How to Build (and Keep) Community - Especially For Women
** These 10 principles about how to build and keep community are things I learned from watching my mom and her friends interact. As you strive to make new friends and grow in your connection with others, I hope they help you, too. **
Date: 7/17/2018 9:49:09 AM ( 28 mon ) ... viewed 392 times
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10 Things I Learned from My Mother on How to Build (and Keep) Community
My mother has always had a strong group of friends. She calls them her “sisters.” They do a lot of things together. They go to church together, some of them work together, they go to Starbucks and watch movies together, even serve together. At my wedding, they were the ones tearing up the dance floor to “We Are Family.”
I have always admired this group and they are truly like family to me. I have always felt a comfort in having them in my life. Now that I am at the end of my twenties, closing a chapter, I am looking for my own group of friends. Thanks to my mom, I have a great example to follow.
Here are 10 Things I Learned from My Mother on How to Build (and Keep) Community.
1. Be Intentional.
This is probably one of the most significant lessons I have learned. It’s the first one for that reason. Friendships don’t just happen when you’re an adult as they did in grade school.
(I’d secretly hoped they did.) You have to be intentional when making and keeping new friends.
I can be naturally shy with new people and am not much of a “small talk” person. I want to dive right into what I’m thinking about, whatever that deep, philosophical thought might be. I have learned to put that aside as I’m meeting new people, to listen more than I talk and to ask questions. This builds a relationship, one block at a time.
Watching my mom and her friends, I know that she keeps relationships with intentionality. She calls or texts them to see how they are doing. She likes and comments on their Facebook photos. She goes out to meals with them. And, when she hasn’t seen one of them in awhile, she makes plans and goes out of her way to remind that person that she misses and loves them.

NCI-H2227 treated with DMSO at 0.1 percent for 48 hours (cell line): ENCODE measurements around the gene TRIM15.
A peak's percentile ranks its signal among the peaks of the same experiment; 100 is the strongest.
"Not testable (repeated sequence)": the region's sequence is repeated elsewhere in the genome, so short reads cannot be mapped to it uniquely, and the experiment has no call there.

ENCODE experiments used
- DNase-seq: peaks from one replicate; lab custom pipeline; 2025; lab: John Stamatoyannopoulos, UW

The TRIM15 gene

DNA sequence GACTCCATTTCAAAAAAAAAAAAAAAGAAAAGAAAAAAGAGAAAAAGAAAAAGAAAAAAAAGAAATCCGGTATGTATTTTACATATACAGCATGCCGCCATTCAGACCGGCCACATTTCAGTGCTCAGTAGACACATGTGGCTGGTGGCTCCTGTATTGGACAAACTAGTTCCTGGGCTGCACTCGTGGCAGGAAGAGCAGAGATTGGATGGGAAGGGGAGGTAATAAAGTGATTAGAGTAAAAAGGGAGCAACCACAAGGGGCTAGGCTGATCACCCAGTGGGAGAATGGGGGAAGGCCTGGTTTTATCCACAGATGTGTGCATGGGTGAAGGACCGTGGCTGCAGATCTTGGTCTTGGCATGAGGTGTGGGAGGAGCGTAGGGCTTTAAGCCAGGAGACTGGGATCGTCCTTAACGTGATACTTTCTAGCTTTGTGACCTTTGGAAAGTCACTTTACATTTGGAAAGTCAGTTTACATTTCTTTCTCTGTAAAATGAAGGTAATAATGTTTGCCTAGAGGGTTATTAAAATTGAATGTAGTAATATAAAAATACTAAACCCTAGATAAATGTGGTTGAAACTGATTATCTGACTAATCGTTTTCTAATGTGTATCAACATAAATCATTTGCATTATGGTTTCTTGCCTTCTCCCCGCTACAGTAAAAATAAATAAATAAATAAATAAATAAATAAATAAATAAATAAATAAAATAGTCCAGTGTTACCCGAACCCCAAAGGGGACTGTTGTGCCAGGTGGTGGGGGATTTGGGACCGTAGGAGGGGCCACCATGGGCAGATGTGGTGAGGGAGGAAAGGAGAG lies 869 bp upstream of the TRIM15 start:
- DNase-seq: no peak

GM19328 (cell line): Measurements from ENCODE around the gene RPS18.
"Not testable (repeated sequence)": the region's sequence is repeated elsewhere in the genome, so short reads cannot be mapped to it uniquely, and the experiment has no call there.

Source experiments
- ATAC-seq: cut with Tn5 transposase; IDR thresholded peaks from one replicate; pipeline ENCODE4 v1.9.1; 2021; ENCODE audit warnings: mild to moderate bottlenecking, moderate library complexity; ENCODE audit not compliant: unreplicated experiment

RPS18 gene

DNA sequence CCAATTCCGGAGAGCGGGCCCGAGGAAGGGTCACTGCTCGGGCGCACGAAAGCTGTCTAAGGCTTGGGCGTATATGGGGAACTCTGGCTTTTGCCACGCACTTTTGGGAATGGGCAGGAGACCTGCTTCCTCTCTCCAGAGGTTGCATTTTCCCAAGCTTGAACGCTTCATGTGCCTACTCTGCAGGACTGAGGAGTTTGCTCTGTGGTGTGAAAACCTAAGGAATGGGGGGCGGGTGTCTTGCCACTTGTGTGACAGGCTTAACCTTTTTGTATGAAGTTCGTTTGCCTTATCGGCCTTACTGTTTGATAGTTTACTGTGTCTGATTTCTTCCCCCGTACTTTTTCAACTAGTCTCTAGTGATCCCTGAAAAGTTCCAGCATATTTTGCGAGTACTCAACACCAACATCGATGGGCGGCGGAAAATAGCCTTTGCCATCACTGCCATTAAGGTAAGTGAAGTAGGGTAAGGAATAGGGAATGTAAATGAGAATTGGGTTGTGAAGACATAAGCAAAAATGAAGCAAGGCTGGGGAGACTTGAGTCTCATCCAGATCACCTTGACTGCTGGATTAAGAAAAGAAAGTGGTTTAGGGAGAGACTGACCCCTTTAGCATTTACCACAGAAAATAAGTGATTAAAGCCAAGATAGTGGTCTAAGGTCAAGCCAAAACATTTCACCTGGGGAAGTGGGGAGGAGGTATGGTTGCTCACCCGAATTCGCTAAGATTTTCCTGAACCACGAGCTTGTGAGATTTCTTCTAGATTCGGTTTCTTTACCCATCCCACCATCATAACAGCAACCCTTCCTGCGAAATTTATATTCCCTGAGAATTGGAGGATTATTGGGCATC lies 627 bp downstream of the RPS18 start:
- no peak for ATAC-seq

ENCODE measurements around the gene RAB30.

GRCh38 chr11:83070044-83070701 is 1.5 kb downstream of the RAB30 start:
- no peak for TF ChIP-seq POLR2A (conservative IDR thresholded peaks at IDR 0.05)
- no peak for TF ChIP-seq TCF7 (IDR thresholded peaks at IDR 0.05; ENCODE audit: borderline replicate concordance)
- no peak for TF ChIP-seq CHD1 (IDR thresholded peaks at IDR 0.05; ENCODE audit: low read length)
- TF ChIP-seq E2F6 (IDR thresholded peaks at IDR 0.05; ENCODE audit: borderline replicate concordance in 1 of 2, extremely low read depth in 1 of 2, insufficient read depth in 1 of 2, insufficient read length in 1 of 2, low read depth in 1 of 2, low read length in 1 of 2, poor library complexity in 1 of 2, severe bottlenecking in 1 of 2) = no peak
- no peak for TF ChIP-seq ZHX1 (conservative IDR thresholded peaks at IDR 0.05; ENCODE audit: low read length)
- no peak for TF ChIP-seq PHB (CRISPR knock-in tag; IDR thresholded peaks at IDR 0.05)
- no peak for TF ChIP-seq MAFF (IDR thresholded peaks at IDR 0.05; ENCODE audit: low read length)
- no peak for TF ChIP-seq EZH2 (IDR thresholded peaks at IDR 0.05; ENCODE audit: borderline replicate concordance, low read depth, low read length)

2. Serve Each Other.
My mom is a servant--through and through. I remember being a kid, staying very late at the church because my mom was cleaning up after an event. I asked her why we had to stay. She said it was because she knew no one else was going to do it. My mom has always modeled servanthood and it’s a great lesson when it comes to friendship.
My mom’s friends are also servants. In trying to figure out the logistics of my wedding, her friends stepped up in a big way. They volunteered to serve the cookies and apple cider as well as greet guests at the wedding. One of them even volunteered to be my day-of coordinator! They are all a great example of loving each other through serving.
Jesus showed us how to serve one another in love. At the Last Supper, in John 13:1-17, Jesus washed his disciples’ feet, saying, “Now that I, your Lord and Teacher, have washed your feet, you also should wash one another’s feet. I have set you an example that you should do as I have done for you.” Jesus set the example. My mom and her friends simply followed.
3. Provide for Each Other.
If you ever go out to dinner with my family, be forewarned: my mom will fight you for the bill. She has been known to be very sneaky in her tactics and family and friends have caught on. Her most formidable opponent is her best friend, who has been known to hide cash under Mom’s car visor (or give it to her kids) just to try and pay her back.
Why does my mom make such a big deal about paying for others’ or her own meal? For one, she doesn’t want to take advantage of anyone or cause them to have to pay for something they cannot afford at the moment. My mom knows her friends well. She knows what’s going on in their lives. But also, she esteems quality time more important that the cost of a meal. So, if she can afford to pay for a friend or family member’s meal, along with her own, she may do it, just to enjoy making a memory with them.
When a friend cannot hang out, and the only reason why is due to money, offer to pay, if you can afford it. I know there are times when we are all strapped for cash and this isn’t possible. Instead, you could offer to cook a meal for them or do something fun that doesn’t cost any money. The point is to spend time together and build on your friendship.
4. Consider Their Family Your Family.
Now, I wouldn’t suggest this if you are just beginning a friendship, but there’s a principle in there for new friendships, too. You can be interested in learning more about a person’s family life when you are getting to know them. Ask questions. Find out about their spouse, kids, dogs--people love talking about their dogs. The more you get to know them, they’ll open up to you about their life and their family.